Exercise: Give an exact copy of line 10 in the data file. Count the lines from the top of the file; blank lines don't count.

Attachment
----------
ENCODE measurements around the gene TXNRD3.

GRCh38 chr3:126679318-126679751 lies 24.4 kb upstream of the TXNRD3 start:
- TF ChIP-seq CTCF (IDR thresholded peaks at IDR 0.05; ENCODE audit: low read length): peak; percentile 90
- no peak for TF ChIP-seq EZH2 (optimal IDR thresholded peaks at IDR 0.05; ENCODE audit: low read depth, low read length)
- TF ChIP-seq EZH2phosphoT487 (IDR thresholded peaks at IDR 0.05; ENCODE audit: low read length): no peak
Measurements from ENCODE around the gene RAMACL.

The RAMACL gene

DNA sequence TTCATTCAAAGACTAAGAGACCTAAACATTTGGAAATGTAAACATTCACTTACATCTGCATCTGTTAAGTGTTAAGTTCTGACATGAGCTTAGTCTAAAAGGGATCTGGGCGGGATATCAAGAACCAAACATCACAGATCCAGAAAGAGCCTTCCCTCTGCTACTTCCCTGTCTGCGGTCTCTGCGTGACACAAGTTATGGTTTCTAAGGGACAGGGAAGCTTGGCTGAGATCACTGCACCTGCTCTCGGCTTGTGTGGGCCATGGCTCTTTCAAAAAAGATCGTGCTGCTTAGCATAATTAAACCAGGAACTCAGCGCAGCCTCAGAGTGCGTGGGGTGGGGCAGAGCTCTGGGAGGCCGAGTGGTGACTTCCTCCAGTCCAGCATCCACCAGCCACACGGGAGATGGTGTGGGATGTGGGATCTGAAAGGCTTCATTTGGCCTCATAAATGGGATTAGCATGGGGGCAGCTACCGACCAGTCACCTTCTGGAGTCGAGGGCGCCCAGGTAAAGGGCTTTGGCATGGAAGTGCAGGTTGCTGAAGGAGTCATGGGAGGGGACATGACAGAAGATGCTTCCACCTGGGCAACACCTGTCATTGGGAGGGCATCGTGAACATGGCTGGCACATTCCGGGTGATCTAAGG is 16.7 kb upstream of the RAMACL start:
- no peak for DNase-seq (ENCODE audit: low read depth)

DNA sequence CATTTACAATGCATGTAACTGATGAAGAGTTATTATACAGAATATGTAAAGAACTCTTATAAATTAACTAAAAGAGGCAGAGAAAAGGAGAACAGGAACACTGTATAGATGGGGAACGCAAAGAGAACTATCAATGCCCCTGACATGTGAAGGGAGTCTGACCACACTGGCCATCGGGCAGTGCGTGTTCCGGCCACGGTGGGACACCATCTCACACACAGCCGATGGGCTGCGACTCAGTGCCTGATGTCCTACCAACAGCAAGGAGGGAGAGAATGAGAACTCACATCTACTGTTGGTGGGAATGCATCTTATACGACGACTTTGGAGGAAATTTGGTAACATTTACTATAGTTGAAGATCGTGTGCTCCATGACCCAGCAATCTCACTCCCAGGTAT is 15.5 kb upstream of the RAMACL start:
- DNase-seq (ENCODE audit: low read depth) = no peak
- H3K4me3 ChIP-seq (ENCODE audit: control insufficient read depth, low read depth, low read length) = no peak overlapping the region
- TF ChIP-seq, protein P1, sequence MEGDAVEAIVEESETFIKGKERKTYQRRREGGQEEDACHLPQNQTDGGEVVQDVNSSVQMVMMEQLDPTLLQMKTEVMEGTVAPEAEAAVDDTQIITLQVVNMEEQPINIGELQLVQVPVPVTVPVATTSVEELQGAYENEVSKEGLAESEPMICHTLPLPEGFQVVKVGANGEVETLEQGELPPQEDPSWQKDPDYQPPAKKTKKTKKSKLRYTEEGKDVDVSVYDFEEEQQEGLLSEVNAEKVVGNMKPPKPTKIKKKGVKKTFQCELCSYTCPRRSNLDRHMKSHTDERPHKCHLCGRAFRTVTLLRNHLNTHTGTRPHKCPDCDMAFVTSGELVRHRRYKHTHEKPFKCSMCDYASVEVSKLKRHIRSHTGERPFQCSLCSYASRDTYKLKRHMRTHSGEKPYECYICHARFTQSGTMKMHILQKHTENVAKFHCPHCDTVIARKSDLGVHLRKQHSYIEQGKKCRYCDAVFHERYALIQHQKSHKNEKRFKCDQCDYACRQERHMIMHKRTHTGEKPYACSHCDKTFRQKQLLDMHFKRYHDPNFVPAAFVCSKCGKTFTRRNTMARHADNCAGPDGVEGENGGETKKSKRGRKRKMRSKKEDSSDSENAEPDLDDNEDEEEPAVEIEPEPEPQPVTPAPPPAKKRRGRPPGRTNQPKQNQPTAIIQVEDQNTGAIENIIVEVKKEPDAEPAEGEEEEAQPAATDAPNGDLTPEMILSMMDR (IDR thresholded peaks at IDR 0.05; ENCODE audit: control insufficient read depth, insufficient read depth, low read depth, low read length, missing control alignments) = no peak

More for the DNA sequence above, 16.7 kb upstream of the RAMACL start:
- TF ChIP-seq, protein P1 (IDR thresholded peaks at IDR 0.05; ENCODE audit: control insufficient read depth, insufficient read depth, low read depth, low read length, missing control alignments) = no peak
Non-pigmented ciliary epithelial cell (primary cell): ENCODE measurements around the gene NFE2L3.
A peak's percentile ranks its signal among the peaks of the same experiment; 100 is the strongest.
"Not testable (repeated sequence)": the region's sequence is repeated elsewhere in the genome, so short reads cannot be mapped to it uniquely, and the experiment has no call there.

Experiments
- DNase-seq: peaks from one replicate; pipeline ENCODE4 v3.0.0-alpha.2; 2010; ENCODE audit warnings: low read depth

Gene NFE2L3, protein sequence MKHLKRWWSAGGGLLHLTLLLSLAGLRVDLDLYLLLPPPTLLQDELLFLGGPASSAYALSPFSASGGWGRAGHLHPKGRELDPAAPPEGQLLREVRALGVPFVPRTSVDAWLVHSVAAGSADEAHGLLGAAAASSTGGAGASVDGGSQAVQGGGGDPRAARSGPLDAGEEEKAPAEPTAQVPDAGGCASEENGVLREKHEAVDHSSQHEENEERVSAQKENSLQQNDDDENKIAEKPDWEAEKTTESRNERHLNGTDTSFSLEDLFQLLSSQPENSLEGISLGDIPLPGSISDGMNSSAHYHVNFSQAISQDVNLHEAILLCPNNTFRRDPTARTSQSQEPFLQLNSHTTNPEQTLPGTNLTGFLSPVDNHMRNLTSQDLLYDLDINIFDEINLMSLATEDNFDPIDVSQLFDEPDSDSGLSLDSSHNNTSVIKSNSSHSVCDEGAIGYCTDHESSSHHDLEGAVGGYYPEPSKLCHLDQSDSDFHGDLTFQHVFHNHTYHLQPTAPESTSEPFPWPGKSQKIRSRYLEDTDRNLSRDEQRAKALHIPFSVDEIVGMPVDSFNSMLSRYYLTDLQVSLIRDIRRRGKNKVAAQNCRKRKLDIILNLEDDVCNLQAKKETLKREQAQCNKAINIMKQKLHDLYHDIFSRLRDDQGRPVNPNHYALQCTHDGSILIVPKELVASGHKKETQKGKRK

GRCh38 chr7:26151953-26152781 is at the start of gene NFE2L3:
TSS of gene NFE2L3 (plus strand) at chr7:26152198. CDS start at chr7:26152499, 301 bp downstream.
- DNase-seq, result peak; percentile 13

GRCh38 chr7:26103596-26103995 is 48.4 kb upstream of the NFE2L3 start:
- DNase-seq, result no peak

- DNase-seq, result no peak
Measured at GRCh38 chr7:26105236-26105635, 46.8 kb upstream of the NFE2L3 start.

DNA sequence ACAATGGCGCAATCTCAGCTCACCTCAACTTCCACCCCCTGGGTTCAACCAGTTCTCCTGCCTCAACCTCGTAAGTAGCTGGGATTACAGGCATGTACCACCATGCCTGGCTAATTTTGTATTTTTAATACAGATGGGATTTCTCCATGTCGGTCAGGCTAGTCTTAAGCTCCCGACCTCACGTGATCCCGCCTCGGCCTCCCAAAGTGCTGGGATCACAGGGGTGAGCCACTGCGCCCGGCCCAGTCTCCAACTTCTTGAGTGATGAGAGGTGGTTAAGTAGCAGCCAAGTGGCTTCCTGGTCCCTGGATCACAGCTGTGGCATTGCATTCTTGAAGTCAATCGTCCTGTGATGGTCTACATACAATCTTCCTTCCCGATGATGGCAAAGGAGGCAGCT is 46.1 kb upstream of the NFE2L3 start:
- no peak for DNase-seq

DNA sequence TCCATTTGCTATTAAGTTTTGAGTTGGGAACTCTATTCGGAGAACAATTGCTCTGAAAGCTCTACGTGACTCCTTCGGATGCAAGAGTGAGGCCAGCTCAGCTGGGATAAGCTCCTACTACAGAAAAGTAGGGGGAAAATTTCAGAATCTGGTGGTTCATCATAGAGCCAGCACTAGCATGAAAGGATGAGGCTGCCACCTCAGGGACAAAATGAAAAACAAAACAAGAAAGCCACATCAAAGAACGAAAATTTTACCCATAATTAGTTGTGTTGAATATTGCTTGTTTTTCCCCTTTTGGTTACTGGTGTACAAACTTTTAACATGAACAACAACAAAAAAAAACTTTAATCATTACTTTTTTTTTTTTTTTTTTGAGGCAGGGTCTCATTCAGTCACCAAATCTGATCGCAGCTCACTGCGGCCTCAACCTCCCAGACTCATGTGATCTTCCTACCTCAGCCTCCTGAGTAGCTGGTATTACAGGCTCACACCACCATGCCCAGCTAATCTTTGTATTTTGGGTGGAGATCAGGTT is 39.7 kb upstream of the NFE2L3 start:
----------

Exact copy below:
DNA sequence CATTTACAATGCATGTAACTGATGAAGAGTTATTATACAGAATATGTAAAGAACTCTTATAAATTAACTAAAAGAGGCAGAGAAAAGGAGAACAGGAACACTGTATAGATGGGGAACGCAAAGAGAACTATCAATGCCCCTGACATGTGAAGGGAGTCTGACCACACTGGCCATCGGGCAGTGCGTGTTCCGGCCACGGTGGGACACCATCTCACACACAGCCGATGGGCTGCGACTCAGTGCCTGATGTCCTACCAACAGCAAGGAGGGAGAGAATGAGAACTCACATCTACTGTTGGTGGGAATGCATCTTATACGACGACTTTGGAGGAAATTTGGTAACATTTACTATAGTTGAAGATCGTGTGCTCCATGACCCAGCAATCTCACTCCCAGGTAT is 15.5 kb upstream of the RAMACL start: